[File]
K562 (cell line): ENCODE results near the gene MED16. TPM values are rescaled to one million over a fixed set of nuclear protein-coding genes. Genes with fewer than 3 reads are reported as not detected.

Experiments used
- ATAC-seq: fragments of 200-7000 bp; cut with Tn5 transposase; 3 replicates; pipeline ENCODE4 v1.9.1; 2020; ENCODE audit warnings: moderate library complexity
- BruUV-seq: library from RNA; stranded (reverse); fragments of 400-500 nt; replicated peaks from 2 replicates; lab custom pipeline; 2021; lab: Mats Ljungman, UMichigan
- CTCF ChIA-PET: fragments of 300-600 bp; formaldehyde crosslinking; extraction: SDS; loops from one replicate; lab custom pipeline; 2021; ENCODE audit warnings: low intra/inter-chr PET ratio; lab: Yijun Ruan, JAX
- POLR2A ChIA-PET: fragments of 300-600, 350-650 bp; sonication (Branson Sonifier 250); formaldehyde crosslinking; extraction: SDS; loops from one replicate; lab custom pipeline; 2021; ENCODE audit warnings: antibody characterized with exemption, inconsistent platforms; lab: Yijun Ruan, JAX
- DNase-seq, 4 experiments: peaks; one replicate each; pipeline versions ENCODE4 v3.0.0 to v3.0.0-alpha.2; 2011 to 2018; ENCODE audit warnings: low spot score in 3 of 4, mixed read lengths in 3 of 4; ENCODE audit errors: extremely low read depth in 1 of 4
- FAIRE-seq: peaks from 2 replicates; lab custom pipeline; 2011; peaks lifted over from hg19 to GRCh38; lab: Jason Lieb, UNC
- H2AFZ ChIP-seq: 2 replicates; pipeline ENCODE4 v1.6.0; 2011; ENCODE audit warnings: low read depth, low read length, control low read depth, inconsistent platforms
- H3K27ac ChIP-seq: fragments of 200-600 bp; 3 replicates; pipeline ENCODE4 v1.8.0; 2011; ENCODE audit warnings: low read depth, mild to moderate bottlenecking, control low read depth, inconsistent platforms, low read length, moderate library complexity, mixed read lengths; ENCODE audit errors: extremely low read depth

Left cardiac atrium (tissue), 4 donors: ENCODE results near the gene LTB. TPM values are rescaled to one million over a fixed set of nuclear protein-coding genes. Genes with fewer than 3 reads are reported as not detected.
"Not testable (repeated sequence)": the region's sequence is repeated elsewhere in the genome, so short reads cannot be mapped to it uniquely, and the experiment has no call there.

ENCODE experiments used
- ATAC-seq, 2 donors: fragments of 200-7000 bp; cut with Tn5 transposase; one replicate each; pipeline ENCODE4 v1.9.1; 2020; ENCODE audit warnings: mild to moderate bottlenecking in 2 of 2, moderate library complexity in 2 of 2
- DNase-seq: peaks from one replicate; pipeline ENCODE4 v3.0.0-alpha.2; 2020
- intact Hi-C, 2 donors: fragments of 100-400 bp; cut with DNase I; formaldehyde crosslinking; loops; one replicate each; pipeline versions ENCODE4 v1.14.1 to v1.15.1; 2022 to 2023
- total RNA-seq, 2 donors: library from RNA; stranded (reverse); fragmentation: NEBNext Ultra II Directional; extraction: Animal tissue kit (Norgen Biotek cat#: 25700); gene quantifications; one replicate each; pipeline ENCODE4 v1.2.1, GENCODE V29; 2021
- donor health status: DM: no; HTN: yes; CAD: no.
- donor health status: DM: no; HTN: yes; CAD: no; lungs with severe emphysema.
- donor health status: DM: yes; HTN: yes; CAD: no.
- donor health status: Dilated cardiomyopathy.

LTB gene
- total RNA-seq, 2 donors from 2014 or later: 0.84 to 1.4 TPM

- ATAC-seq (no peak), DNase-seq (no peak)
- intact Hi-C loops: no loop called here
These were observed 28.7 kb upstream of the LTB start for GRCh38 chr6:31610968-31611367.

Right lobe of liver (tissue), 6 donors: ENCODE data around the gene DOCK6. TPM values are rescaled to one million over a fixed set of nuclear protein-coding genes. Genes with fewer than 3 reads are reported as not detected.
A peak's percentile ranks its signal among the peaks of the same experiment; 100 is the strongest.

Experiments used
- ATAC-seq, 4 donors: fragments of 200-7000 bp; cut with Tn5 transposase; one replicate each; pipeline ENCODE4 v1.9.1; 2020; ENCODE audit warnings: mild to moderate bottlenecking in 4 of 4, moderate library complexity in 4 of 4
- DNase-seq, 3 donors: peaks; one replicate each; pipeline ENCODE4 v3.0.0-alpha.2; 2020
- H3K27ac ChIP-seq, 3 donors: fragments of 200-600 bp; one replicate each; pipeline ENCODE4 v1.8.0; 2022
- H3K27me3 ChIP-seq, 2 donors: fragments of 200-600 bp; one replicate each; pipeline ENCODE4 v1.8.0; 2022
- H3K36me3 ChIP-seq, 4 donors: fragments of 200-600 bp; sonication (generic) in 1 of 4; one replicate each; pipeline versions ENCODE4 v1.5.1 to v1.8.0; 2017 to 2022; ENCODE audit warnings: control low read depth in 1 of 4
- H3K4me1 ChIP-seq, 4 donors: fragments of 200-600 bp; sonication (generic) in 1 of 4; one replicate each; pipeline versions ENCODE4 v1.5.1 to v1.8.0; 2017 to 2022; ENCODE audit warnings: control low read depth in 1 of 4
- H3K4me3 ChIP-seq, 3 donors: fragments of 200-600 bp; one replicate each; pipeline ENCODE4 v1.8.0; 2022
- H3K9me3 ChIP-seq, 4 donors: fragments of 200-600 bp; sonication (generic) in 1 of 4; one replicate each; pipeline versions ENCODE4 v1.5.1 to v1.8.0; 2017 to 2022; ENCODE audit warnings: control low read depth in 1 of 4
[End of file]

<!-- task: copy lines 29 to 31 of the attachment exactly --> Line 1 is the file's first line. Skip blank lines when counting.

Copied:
Experiments used
- ATAC-seq, 4 donors: fragments of 200-7000 bp; cut with Tn5 transposase; one replicate each; pipeline ENCODE4 v1.9.1; 2020; ENCODE audit warnings: mild to moderate bottlenecking in 4 of 4, moderate library complexity in 4 of 4
- DNase-seq, 3 donors: peaks; one replicate each; pipeline ENCODE4 v3.0.0-alpha.2; 2020